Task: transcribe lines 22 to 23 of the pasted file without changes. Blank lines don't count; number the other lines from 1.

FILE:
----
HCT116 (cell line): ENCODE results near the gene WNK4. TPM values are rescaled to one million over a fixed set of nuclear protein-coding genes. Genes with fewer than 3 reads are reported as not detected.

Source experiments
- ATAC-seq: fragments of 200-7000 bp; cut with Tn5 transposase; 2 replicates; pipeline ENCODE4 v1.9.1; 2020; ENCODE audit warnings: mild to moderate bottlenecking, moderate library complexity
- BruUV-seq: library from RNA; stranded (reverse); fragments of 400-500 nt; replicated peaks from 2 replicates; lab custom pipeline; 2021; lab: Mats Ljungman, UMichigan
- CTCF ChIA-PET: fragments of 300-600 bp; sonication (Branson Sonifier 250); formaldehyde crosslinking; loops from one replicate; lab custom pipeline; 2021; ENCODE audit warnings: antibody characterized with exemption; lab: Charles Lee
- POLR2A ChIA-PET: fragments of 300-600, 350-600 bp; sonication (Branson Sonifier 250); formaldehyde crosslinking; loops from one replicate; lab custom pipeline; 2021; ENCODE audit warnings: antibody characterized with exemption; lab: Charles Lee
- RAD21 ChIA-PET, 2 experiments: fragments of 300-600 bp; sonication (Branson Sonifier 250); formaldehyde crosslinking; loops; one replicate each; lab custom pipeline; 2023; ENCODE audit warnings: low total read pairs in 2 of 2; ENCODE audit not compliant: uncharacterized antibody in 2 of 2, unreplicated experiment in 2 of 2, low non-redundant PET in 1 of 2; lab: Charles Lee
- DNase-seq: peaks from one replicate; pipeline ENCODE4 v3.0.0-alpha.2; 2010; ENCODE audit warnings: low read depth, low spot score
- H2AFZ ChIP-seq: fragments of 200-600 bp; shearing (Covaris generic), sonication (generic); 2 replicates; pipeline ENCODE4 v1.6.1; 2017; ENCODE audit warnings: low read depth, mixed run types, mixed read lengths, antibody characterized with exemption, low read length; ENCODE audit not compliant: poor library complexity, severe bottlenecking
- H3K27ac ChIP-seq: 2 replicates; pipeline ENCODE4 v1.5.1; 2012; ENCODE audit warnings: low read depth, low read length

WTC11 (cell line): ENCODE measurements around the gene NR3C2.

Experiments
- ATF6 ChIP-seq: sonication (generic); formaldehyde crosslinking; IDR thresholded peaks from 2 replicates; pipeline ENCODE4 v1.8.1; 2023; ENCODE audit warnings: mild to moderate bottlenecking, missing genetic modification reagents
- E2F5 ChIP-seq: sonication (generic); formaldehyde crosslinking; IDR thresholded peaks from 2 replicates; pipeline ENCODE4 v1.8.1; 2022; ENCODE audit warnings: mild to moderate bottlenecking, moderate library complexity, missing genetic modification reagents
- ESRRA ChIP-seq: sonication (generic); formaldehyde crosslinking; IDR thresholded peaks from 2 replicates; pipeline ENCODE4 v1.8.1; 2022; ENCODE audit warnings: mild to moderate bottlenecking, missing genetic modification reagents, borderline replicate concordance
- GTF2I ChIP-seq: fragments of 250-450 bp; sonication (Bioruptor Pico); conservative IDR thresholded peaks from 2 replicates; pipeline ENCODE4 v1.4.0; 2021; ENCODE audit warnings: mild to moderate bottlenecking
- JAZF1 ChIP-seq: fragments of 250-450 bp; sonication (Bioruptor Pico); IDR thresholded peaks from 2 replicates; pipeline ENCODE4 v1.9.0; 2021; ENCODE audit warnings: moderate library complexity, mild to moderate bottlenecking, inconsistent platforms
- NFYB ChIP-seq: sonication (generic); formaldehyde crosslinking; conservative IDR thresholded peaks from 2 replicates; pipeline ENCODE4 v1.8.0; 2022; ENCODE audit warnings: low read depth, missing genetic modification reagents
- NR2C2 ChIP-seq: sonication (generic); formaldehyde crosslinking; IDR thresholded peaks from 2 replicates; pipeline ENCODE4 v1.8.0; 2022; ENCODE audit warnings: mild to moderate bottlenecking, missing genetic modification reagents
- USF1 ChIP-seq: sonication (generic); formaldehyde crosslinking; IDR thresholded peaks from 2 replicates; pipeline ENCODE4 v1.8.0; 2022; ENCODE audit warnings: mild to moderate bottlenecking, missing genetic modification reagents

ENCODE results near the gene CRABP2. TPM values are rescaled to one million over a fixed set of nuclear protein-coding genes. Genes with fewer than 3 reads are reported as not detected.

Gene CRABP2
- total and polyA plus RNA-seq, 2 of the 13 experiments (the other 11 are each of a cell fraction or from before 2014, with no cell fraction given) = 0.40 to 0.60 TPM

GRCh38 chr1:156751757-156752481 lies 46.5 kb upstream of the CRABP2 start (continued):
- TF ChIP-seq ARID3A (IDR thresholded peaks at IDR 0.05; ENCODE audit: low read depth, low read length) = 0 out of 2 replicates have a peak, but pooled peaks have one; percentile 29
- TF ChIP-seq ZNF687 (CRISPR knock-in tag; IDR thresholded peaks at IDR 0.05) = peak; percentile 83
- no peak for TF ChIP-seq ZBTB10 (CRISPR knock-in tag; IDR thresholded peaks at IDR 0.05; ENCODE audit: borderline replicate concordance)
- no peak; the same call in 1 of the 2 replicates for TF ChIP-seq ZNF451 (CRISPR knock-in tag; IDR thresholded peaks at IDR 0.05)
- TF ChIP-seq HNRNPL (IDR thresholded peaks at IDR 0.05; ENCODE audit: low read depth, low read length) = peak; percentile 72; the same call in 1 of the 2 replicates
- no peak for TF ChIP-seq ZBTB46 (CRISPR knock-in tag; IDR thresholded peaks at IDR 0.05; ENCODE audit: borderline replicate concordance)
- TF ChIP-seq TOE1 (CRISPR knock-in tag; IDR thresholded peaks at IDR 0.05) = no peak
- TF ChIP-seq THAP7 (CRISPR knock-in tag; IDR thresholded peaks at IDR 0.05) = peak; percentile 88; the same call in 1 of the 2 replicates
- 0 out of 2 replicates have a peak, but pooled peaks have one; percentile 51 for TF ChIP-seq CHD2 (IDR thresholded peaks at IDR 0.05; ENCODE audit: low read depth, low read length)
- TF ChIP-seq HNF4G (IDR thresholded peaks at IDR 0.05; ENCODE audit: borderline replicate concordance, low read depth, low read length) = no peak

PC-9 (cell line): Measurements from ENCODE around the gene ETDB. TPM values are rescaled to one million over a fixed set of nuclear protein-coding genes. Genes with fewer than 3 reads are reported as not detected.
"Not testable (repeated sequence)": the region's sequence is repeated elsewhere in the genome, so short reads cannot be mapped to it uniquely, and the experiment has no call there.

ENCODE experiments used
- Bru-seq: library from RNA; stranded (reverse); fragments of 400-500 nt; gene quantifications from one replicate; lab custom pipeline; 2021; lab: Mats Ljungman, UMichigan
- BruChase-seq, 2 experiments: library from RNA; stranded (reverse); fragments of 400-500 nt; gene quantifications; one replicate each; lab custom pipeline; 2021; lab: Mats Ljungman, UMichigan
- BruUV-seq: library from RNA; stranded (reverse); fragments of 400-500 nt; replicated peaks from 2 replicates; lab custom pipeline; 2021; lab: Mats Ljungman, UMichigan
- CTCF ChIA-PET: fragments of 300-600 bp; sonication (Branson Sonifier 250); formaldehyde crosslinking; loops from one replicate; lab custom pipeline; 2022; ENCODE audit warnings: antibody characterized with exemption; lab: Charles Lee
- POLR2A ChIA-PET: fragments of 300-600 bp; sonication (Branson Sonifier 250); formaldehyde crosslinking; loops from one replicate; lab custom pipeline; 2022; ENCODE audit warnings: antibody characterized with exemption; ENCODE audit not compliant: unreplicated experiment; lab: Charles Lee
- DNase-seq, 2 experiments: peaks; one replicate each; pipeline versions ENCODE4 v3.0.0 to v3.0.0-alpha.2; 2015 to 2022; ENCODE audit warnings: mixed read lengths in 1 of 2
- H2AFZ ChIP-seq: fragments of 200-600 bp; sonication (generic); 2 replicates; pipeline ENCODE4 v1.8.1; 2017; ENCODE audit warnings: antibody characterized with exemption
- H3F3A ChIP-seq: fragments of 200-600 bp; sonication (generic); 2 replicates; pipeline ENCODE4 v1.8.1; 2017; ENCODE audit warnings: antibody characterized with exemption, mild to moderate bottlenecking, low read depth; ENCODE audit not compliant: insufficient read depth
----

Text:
Gene CRABP2
- total and polyA plus RNA-seq, 2 of the 13 experiments (the other 11 are each of a cell fraction or from before 2014, with no cell fraction given) = 0.40 to 0.60 TPM